#64: Quarterly Estimated Tax Payments

In this episode, Chris Picciurro explains the concept of quarterly estimated tax payments, which are required for self-employed individuals, business owners, or rental property owners. He discusses the due dates for these payments and the rules for calculating the amount to be paid. Chris also highlights three complications that individuals may encounter when making quarterly estimated tax payments and provides tips for making the payments.

Key Takeaways: 

  • Quarterly estimated tax payments are required for self-employed individuals, business owners, or rental property owners. 
  • The due dates for quarterly estimated tax payments are April 15, June 15, September 15, and January 15 of the following year.
  • The amount to be paid is the lesser of 100% of the previous year’s tax liability or 90% of the current year’s tax liability.
  • Complications can arise for individuals with seasonal income, significant changes in income, or when filing a tax extension.
  • Penalties and interest may be assessed for failure to make quarterly estimated tax payments.

Quotes:

  • “As a taxpayer, it’s your responsibility to make your tax payments.” – Chris Picciurro
  • “Make sure you make those quarterly estimated tax payments and work with someone to figure that out.” – Chris Picciurro

Resources:

Episode Sponsor:
Legacy Lock (http://www.teachingtaxflow.com/legacy)
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0:00:04 Intro: Welcome to the Teaching Tax Flow podcast, where the goal is to empower and educate you to legally and ethically minimize taxes paid over your lifetime.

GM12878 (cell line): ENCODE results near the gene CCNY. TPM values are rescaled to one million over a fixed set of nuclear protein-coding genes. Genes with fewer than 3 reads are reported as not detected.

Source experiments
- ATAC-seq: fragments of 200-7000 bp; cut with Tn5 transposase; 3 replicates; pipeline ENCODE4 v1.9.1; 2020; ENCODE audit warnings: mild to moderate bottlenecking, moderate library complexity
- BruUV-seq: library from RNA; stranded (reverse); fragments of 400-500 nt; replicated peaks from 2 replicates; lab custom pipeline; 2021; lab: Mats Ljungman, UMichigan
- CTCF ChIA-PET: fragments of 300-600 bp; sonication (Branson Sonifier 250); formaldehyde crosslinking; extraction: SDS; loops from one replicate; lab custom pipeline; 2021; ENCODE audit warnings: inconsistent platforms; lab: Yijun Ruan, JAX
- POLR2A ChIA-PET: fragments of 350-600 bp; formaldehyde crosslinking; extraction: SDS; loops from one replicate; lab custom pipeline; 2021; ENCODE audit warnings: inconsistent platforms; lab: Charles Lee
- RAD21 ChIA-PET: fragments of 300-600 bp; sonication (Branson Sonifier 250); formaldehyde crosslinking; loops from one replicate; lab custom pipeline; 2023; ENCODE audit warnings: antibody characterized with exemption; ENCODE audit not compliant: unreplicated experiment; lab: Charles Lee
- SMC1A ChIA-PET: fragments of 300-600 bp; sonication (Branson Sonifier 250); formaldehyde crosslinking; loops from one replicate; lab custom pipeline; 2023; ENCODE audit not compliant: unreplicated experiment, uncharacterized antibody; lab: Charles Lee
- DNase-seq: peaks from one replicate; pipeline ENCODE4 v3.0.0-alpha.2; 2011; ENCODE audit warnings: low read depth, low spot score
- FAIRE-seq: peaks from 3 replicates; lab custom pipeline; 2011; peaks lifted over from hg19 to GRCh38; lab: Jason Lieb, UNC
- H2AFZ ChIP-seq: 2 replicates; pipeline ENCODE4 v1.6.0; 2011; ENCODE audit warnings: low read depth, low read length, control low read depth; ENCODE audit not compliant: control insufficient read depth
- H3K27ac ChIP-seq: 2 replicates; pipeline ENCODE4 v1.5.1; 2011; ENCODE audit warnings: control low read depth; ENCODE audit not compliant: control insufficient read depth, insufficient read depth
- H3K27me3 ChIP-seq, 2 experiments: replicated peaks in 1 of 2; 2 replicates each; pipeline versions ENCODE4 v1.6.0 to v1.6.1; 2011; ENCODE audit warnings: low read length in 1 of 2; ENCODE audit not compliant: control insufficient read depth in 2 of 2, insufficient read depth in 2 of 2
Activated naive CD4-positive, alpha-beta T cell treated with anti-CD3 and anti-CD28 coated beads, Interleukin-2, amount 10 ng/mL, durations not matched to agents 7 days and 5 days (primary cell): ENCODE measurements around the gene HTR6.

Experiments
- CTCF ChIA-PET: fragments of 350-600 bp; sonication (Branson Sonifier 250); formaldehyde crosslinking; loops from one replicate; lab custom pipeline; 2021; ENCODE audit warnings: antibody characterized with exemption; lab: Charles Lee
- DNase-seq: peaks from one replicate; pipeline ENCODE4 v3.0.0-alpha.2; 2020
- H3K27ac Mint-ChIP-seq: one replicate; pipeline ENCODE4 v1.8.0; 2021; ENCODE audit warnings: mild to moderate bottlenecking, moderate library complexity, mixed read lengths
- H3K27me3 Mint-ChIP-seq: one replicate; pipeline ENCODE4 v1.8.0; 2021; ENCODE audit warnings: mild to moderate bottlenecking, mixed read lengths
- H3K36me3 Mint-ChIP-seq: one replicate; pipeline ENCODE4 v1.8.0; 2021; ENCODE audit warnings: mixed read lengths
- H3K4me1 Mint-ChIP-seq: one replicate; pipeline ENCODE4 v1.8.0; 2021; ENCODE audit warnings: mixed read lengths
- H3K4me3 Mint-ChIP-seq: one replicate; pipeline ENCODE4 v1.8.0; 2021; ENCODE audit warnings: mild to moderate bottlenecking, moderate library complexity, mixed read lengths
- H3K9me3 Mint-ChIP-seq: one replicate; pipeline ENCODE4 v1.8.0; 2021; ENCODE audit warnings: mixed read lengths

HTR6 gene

0:00:16 John Tripolsky: Welcome back to the Teaching Tax Flow podcast, everybody. Today, episode 64, we are going to look at those quarterly estimated tax payment. So not sure what that is. You are in the right place to find out. So before we jump into it, let’s take a brief moment and thank our sponsor on this episode.
0:00:40 Ad Read: This podcast is brought to you by Legacy Lock. If you are new to estate planning or simply need to review your current plan, Legacy Lock makes it as easy as PI. Legacy Lock is a unique platform that enables you to easily complete your attorney drafted documents conveniently from the comfort of your home or office. Your first step to this peace of mind is simply visiting teachingtaxflow.com slash Legacy.
0:01:06 John Tripolsky: Welcome back to the Teaching Taxflow podcast. We are a weekly podcast designed and brought to you by teaching Taxflow. In case you didn�t know that, in case you completely skipped the intro, that�s your first time hearing about it. Welcome to the big show. I think that�s a wrestling joke. I�m not exactly sure. But regardless, today we�re going to talk about these little things that come around four times a year called quarterly estimated tax payments. So if you�re not familiar with that, Chris Pakiro, the man, the myth, the legend, the wizard, the CPA.
0:01:38 John Tripolsky: We�ll just call him a smart guy. He�s here to tell us all about it. What�s happening, Chris?
0:01:42 Chris Picciurro: Well, Judd, happy new year, first of all, happy new year to all of the people in our teaching tax flow community. Happy new year. And you might owe some tax due in a couple weeks. And you know what?
0:01:54 John Tripolsky: Let�s start off the new year with a joke, shall we?
0:01:59 Chris Picciurro: Oh, boy. Yes, I�d love to hear your joke.
0:02:02 John Tripolsky: So this one is for you, good sir. Yeah, I guess you�re this. Well, you�re more than this. Let�s put this well, you�re a very complex, but you�re a good dude. So why do you think most accountants are so good looking? Any guesses?